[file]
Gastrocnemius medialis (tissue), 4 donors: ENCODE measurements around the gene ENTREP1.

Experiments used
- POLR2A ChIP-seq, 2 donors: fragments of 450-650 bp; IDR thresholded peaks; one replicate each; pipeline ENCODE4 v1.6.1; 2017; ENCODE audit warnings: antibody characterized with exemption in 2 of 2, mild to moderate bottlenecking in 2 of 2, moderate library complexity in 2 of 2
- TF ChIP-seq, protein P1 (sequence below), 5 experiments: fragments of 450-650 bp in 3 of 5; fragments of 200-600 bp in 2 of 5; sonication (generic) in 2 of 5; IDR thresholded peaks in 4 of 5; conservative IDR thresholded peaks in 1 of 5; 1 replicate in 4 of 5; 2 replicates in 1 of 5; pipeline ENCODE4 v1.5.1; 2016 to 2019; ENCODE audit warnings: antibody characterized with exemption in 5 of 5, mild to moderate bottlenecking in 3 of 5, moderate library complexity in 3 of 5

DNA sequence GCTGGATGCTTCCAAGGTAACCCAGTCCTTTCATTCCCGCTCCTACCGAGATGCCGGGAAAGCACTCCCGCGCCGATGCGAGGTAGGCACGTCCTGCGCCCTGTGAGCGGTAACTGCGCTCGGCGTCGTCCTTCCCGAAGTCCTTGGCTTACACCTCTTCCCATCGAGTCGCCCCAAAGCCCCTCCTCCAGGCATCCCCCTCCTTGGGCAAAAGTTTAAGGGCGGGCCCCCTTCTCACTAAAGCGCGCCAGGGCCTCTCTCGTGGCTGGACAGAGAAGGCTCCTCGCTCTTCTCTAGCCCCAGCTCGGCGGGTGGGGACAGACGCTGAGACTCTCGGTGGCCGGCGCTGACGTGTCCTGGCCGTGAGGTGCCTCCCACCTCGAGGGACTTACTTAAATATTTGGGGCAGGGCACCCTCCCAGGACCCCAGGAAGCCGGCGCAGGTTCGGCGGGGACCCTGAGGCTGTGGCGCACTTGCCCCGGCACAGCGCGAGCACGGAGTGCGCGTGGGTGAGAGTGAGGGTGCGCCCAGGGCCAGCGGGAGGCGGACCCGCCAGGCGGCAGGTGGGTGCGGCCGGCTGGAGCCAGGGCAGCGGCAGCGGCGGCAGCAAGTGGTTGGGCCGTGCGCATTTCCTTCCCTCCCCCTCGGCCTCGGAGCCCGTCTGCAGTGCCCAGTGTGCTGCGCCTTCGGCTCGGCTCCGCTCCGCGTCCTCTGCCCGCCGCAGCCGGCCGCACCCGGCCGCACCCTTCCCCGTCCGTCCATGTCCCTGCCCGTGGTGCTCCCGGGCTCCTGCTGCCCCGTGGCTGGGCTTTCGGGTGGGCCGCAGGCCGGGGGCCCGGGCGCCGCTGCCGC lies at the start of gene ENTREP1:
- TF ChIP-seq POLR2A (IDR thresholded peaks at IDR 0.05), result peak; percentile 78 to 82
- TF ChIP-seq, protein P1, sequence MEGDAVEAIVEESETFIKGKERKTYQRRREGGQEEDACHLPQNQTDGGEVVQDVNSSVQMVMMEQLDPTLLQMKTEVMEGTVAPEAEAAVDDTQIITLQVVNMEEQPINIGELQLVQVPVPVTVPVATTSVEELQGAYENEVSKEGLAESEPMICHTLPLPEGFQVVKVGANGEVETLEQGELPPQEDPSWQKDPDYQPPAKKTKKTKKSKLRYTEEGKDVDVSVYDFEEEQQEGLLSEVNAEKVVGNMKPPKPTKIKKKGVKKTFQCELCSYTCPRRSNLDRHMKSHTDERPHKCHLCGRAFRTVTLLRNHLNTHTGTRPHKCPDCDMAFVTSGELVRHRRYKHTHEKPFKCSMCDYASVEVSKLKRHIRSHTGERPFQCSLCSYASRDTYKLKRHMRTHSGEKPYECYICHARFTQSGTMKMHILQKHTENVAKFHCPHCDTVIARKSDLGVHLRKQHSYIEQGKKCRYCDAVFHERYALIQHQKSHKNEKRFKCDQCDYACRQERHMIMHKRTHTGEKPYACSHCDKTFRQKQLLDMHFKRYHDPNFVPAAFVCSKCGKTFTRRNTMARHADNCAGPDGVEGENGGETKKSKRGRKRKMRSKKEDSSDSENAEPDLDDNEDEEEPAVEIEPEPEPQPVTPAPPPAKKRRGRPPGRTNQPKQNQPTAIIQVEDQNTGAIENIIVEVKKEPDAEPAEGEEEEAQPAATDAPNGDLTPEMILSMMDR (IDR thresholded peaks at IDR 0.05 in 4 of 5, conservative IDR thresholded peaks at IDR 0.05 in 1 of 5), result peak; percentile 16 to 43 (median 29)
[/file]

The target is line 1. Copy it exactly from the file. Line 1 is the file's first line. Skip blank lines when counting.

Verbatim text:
Gastrocnemius medialis (tissue), 4 donors: ENCODE measurements around the gene ENTREP1.